More to the Victoria Livestock Show auction than bidding on animals

Jessica Priest By Jessica Priest

Feb. 22, 2014 at 5:05 p.m.
Updated Feb. 21, 2014 at 8:22 p.m.

One of the best ways to help a child participating in the livestock show is to go to the back table at the auction and fill out some paperwork to be an add-on, Auction Chairman Billie Hessler said.

Add-ons are for people who want to help the children who are likely saving up their money for college but can't afford to buy a whole animal.

"I can't afford that either," Hessler said, chuckling. "I mail them a letter and sometimes, they can get as much as $2,000."

Although about 380 children show their animals, such as steer, rabbits, pigs, goats, lambs and chickens every year, 60 percent of the children see their animals go to auction.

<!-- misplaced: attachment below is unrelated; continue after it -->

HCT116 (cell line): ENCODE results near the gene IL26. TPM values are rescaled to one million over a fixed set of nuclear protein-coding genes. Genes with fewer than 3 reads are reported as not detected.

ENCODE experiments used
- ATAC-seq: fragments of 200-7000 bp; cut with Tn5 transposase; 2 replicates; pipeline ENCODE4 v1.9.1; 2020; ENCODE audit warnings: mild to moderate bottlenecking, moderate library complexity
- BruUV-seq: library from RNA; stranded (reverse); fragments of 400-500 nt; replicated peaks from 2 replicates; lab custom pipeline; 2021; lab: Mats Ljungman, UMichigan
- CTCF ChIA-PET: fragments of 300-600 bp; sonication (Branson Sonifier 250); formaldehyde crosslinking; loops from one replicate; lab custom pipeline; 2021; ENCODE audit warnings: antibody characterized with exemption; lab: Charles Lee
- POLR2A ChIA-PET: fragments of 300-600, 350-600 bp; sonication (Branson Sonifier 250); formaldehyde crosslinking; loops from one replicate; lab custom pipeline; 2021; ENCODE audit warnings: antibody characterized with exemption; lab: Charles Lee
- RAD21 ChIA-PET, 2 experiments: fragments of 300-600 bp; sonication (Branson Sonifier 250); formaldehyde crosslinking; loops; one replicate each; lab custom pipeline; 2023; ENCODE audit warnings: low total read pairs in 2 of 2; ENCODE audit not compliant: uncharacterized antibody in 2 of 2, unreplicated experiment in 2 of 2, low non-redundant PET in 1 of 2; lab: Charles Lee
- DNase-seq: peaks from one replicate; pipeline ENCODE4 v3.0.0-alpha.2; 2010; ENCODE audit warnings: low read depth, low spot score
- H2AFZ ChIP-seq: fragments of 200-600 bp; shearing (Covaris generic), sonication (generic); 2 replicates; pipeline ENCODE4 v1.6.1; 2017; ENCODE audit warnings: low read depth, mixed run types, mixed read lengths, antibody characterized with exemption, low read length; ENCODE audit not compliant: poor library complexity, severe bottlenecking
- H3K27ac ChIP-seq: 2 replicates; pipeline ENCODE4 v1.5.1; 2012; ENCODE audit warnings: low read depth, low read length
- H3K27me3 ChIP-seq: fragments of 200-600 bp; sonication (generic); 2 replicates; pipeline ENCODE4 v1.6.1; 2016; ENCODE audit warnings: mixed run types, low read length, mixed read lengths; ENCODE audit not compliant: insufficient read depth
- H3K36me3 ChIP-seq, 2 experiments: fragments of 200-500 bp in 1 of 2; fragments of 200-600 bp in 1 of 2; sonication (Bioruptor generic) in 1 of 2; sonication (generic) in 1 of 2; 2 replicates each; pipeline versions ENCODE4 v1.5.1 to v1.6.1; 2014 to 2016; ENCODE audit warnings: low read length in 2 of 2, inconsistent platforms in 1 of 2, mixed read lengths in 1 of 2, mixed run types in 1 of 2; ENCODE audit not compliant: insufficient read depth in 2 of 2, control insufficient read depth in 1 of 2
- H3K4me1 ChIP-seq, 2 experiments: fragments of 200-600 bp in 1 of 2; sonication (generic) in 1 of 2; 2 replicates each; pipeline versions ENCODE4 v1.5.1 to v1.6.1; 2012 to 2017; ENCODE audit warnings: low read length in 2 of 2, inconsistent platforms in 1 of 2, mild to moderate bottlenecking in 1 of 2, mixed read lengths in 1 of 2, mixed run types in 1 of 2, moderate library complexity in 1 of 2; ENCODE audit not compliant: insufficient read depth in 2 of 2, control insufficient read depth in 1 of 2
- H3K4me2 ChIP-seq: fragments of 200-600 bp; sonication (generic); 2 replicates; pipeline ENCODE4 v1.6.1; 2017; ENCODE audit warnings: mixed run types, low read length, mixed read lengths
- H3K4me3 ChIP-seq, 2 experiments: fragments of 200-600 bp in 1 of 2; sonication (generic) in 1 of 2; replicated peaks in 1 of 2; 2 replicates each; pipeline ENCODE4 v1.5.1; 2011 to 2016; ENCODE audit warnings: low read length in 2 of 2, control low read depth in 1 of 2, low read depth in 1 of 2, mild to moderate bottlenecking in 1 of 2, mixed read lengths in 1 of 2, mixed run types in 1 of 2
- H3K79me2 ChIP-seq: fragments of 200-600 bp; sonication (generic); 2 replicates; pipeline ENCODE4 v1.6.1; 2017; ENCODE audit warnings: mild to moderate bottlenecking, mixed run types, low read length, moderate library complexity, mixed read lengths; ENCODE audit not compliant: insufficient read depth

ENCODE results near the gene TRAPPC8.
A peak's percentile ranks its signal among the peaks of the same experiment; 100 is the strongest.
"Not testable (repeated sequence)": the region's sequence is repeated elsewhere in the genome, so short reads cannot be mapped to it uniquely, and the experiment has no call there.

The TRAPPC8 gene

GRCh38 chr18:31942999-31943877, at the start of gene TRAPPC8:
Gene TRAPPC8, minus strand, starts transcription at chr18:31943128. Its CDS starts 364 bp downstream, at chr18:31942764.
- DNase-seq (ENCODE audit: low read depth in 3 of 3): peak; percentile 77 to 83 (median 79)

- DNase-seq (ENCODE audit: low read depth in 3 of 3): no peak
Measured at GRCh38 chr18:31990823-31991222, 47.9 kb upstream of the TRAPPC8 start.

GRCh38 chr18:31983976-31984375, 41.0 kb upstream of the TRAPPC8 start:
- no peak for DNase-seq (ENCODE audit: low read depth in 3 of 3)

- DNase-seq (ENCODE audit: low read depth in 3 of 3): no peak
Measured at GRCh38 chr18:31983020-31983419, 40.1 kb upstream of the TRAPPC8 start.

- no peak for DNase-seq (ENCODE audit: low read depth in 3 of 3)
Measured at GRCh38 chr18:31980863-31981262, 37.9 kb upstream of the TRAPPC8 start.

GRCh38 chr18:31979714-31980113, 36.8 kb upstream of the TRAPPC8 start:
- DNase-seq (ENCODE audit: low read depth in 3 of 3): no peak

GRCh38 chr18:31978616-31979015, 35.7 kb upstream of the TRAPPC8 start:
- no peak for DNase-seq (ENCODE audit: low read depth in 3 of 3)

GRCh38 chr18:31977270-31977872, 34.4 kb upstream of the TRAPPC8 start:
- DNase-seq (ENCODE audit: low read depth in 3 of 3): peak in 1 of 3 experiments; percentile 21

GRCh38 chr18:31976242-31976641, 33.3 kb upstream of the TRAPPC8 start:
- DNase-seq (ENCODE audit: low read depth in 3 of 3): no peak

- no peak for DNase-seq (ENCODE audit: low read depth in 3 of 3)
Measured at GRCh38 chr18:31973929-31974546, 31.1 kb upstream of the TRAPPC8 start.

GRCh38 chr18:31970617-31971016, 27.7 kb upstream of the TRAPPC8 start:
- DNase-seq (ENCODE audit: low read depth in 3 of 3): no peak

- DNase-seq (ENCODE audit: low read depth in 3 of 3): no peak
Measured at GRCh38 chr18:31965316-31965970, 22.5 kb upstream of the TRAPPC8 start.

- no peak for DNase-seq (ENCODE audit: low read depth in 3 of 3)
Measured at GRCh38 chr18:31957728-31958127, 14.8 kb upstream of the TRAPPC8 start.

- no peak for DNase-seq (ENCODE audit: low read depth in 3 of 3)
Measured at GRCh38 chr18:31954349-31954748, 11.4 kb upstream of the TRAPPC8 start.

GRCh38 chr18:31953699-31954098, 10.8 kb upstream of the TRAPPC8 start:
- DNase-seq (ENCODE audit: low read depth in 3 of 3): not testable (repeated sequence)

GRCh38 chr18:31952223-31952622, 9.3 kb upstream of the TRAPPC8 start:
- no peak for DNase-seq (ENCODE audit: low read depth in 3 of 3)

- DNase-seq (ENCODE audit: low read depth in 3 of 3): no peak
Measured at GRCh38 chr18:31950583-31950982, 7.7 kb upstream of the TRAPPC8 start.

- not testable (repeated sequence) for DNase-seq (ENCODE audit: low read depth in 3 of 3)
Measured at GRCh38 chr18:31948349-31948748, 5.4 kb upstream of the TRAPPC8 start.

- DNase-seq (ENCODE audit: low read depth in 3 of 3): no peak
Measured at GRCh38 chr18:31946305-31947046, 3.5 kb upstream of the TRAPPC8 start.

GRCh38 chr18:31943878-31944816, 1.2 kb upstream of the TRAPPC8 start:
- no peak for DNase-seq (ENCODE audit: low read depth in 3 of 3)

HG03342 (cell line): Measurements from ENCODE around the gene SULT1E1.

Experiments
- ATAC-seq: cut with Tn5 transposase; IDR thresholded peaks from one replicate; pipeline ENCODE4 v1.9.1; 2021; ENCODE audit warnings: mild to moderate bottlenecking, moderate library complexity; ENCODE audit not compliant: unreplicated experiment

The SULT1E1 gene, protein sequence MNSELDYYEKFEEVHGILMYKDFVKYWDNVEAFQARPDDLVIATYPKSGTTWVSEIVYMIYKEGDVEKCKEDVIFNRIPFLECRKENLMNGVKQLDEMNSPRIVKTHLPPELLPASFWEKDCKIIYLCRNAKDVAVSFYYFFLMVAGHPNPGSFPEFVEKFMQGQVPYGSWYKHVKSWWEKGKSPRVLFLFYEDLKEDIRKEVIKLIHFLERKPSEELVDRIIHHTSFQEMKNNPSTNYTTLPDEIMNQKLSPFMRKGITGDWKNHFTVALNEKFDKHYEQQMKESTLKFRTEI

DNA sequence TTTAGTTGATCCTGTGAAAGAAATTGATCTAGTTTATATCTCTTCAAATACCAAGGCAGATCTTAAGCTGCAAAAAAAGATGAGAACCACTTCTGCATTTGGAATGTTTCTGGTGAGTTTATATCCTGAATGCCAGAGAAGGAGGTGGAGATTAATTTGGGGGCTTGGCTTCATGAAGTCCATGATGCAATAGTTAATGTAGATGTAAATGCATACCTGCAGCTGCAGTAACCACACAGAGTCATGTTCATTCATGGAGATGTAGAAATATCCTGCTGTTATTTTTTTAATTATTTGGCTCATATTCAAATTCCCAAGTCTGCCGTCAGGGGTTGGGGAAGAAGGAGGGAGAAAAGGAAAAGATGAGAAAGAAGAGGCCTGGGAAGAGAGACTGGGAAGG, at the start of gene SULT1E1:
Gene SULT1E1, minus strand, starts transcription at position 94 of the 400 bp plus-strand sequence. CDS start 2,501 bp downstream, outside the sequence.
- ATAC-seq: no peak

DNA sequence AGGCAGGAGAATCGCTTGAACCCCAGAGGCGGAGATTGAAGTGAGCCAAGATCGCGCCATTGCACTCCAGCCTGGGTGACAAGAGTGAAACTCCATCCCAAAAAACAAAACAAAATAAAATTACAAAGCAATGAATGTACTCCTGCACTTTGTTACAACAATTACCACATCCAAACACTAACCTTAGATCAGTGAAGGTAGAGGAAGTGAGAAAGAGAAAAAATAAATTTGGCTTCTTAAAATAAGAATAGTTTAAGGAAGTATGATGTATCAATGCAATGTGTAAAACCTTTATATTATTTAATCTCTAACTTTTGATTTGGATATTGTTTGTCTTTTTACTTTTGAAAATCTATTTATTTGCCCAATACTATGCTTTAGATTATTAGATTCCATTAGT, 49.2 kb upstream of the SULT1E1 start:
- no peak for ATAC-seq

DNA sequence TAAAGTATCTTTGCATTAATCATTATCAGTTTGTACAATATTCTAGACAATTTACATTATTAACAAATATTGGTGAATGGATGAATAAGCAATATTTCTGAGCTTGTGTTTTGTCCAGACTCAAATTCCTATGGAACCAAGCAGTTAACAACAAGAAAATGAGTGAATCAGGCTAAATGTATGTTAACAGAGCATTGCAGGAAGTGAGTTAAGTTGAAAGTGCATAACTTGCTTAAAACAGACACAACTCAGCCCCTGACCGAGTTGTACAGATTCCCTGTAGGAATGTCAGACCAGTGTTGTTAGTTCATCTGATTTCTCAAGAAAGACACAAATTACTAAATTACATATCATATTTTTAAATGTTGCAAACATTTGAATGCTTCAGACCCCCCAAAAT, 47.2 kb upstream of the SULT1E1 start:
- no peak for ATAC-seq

And for the past few years, the Livestock Show sales have soared. In 2011, the children earned $509,950; in 2012, they earned $570,700; and in 2013, they earned $623,050.

Last year, the kids got $167,550 from add-ons, Hessler said.

This year, buyers will be treated to a drink and brisket supper "with all the trimmings" catered by Mike Pozzi.

Vance Runnels will be the auctioneer again and ready to convince the crowd to open their checkbooks.

"Raising an animal teaches a kid a lot of responsibility," Hessler said. "I also think that it's a great family thing."



Powered By AffectDigitalMedia